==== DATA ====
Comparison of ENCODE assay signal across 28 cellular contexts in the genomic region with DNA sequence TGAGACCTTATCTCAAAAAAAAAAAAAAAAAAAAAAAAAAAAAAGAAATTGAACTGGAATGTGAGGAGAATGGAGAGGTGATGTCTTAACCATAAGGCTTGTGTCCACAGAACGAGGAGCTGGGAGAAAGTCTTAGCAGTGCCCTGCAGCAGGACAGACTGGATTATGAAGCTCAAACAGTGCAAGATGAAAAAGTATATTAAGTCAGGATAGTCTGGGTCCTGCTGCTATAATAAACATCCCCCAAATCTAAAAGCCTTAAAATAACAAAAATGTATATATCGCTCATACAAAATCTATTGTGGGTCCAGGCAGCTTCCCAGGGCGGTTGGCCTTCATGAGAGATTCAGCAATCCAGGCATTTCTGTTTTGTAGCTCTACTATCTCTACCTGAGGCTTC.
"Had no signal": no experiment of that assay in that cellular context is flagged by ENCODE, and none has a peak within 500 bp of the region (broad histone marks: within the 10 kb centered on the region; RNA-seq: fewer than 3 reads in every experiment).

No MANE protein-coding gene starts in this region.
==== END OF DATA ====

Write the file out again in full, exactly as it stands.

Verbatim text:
Comparison of ENCODE assay signal across 28 cellular contexts in the genomic region with DNA sequence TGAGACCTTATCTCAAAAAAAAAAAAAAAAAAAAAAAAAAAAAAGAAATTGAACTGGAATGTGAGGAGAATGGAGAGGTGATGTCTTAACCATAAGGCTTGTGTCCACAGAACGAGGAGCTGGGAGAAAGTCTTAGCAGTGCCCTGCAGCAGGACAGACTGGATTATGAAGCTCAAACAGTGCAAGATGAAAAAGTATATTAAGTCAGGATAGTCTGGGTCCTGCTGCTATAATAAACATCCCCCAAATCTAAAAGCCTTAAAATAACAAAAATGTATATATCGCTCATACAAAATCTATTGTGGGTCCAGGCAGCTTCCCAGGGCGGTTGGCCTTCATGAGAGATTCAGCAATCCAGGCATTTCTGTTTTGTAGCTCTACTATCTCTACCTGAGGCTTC.
"Had no signal": no experiment of that assay in that cellular context is flagged by ENCODE, and none has a peak within 500 bp of the region (broad histone marks: within the 10 kb centered on the region; RNA-seq: fewer than 3 reads in every experiment).

No MANE protein-coding gene starts in this region.